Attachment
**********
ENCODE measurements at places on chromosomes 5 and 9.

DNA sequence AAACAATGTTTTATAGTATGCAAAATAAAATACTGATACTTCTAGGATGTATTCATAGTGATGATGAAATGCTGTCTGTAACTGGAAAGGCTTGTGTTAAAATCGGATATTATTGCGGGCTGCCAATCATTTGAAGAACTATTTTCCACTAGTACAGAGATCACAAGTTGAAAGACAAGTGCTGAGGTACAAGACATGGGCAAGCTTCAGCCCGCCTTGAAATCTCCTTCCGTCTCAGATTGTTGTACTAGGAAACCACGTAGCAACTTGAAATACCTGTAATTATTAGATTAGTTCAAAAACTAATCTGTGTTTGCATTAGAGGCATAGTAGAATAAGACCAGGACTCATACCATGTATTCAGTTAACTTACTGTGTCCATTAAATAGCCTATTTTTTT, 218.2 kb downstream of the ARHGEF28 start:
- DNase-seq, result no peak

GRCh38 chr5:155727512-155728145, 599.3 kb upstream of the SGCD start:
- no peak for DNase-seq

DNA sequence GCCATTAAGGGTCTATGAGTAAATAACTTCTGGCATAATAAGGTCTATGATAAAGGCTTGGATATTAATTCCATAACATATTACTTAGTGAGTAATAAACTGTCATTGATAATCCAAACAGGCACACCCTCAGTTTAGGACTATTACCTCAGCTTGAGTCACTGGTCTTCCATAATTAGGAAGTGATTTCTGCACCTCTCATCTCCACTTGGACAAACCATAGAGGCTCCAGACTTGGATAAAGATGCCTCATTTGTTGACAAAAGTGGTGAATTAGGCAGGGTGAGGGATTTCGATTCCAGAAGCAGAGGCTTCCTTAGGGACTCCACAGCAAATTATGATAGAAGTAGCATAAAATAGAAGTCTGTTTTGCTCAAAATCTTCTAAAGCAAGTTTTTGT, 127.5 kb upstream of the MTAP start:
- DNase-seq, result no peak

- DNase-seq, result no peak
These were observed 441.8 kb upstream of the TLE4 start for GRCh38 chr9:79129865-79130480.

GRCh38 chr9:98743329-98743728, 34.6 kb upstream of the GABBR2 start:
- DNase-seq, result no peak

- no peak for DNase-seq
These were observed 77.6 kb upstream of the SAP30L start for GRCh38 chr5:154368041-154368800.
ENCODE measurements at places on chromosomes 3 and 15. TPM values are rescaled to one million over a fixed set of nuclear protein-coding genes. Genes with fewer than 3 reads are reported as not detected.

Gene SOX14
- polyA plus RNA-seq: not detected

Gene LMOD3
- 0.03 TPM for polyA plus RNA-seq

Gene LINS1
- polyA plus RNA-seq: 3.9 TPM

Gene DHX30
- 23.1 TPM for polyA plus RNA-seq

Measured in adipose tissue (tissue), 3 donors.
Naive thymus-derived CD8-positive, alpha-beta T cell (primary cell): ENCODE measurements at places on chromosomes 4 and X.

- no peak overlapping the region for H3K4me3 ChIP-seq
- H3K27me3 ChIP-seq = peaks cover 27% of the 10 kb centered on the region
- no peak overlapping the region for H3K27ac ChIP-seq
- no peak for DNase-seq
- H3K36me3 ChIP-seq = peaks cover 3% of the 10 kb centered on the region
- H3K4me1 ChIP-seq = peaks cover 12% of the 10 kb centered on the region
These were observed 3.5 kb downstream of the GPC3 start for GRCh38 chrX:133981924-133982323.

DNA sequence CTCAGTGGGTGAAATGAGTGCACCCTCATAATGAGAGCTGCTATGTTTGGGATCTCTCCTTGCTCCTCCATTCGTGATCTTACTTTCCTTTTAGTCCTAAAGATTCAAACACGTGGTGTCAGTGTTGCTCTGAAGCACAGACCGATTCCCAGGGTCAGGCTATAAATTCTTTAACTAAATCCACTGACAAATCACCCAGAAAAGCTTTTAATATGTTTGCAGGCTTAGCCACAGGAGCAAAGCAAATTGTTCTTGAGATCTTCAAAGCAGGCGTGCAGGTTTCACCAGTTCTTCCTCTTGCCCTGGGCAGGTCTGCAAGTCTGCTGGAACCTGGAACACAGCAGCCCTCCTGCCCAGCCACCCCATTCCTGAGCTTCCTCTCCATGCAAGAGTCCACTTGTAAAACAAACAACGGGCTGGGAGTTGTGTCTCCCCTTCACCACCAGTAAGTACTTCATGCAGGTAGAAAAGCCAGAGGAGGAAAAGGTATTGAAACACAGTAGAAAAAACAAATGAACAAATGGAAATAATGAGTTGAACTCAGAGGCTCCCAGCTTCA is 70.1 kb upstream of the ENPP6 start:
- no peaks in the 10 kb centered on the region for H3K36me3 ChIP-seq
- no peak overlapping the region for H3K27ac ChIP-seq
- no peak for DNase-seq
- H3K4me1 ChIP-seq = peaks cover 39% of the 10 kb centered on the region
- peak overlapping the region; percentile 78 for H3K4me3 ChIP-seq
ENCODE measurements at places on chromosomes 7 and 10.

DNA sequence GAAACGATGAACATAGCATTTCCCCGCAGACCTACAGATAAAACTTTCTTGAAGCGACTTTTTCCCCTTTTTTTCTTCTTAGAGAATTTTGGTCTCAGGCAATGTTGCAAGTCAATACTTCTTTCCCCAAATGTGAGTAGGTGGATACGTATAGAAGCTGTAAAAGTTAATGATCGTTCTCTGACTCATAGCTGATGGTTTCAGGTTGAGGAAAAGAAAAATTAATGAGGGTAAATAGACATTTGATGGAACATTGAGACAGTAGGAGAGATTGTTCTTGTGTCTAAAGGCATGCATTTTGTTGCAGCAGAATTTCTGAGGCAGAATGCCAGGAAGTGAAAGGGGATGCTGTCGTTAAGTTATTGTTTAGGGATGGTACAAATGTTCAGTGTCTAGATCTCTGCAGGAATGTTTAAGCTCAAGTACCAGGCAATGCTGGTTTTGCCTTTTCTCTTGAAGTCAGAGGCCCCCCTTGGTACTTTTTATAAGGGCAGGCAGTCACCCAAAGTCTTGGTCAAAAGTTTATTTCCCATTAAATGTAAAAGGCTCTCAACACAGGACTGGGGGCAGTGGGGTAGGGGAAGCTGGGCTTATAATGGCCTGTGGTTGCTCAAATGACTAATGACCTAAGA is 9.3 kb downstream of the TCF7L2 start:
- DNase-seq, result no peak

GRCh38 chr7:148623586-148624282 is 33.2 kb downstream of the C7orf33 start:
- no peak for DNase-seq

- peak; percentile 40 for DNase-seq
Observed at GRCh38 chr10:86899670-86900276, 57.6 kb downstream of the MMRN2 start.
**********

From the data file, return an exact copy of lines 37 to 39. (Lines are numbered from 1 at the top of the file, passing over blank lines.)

- peak overlapping the region; percentile 78 for H3K4me3 ChIP-seq
ENCODE measurements at places on chromosomes 7 and 10.

DNA sequence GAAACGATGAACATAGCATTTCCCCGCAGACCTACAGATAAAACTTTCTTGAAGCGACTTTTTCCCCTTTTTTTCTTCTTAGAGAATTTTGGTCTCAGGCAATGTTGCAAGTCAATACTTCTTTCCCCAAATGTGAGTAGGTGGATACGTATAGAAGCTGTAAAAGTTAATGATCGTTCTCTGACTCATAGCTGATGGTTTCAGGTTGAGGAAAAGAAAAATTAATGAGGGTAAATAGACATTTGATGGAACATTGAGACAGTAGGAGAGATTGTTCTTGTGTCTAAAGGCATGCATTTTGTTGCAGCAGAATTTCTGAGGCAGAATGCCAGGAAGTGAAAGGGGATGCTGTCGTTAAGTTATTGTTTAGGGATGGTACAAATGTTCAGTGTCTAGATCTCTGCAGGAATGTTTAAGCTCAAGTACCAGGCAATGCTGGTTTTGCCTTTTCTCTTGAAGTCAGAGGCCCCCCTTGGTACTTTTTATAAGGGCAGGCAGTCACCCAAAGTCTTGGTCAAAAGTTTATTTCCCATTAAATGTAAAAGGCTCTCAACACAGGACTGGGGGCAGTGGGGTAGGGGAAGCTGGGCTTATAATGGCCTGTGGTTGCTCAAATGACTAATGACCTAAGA is 9.3 kb downstream of the TCF7L2 start: